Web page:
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Rebooting Network Devices
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When you reboot a network device, the device can pull its system image from three places If you configure all three options, the network device will try to boot from the first option If that fails, it will try to boot from the second option and then from the third option, if necessary The three options are ROM, flash memory, and the network server READ-ONLY MEMORY (ROM) ROM is nonvolatile memory that can be read from but not written to by the microprocessor ROM contains a copy of the IOS that the network device is using When it boots up from ROM, the device is referring to the ROM chips The location of the ROM chips varies among network devices In high-end devices, the ROM chips can be upgraded to contain newer versions of the IOS These chips are read only and therefore do not contain any configurations you may have applied In most cases, you would boot from ROM as your last alternative This is because ROM typically is a subset of the Cisco IOS software, possibly lacking in protocols, features, and configurations of full IOS software Also, the software could be an older version if you have upgraded your router since it was purchased NoteThe Cisco 7200 Series and Cisco 7500 Series cannot boot from ROM FLASH MEMORY Flash memory is nonvolatile storage that can be electrically erased and programmed so that software images can be stored, rebooted, and written as necessary Flash memory contains the current version of the IOS running on the network device The show flash command reveals the image file currently supported in flash memory in addition to total memory and memory available on your network device Following is an example of output generated by the show flash command: vsigate#show flash System flash directory:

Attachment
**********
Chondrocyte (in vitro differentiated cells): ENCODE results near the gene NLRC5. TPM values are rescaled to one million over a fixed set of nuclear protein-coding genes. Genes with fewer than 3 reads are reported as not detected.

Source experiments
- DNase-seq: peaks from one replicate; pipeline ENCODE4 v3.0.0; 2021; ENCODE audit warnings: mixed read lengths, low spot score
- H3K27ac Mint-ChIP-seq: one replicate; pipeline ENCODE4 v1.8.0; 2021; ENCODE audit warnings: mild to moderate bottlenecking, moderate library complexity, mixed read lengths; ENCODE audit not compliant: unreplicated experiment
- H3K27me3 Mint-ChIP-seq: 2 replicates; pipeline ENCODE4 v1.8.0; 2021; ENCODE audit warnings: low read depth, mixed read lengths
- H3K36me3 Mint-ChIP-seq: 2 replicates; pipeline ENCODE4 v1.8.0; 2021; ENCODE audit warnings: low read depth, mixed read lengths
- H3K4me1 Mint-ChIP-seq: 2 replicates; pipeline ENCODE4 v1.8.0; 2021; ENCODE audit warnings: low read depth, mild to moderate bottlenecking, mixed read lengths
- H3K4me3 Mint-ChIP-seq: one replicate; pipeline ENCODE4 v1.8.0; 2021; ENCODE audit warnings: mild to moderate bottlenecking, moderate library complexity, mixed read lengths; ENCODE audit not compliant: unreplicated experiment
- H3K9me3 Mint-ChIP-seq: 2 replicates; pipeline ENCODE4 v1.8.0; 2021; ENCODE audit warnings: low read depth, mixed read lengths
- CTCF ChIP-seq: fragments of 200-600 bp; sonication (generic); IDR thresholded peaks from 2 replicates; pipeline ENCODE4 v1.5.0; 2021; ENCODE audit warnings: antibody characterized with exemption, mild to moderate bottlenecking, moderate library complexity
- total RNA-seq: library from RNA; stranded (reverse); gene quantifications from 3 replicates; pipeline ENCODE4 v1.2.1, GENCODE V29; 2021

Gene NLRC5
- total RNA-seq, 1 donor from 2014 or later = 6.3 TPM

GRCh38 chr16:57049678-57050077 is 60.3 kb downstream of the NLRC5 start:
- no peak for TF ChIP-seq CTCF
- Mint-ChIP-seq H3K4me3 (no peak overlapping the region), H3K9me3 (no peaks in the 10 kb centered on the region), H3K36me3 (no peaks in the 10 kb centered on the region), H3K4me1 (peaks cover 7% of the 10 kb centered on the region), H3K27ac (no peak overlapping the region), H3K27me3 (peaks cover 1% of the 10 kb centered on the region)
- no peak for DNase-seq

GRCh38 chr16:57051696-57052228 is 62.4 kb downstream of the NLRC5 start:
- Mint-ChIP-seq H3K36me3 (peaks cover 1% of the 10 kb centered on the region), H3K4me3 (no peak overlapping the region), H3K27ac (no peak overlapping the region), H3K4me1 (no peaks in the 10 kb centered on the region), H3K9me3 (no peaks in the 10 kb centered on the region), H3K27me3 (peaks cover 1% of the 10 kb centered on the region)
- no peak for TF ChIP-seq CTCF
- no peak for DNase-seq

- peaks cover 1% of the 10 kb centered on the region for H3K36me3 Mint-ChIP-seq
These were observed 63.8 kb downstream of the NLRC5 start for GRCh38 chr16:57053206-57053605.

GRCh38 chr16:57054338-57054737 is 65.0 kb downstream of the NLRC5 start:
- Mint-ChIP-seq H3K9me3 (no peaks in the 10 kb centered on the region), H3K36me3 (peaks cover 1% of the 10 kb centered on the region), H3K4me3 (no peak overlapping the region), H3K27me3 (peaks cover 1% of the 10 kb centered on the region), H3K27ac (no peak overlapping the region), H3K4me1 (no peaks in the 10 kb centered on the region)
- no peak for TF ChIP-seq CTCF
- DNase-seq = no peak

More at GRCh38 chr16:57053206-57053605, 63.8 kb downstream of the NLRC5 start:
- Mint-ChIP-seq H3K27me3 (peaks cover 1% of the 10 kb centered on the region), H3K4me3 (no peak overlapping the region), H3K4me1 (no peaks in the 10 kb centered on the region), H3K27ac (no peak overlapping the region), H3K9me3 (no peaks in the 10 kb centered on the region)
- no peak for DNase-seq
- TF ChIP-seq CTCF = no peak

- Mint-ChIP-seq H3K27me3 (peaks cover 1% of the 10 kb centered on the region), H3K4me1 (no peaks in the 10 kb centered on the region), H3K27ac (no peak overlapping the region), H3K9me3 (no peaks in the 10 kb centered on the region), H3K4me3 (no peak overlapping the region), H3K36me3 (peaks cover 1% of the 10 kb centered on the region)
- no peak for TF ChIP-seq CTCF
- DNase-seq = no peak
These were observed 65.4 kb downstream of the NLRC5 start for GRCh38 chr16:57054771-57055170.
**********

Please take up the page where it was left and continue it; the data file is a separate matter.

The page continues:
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File Length Name/status 1 3218108 c4500-is-mz_112-17bin [3218172 bytes used, 13559044 available, 16777216 total] 16384K bytes of processor board System flash (Read/Write) NETWORK SERVER A system image can also be loaded from a network server such as a TFTP server Network devices use the filename and TFTP server's IP address to determine the IOS file from which to boot To copy the current system image file from the network device to the TFTP Server, use the copy flash command in privileged EXEC mode: Router#copy flash tftp Make sure you have the TFTP file created and write privileges enabled To manually copy the file from the TFTP server to the network device, use the copy tftp command in privileged EXEC mode Flash will be erased to make room for the new image NoteYou can put comments in the file on the TFTP server by starting the line with an exclamation mark (!) When the file is copied to the network device, all lines beginning with the exclamation mark will be removed Here are the commands to configure the automatic sequential booting of the three options: VelteNetworkDevice(config)#boot system flash VelteNetworkDevice(config)#boot system rom VelteNetworkDevice(config)#boot system backupfile 10123 The order in which the commands are entered is the order they will be placed in the configuration file upon failure of the previous command Following these or any other configuration changes, do a write memory to write the updated configurations to NVRAM NVRAM is nonvolatile RAM that retains its content when the network device is powered off It can be read and written to by a microprocessor and therefore is used to store the devices configurations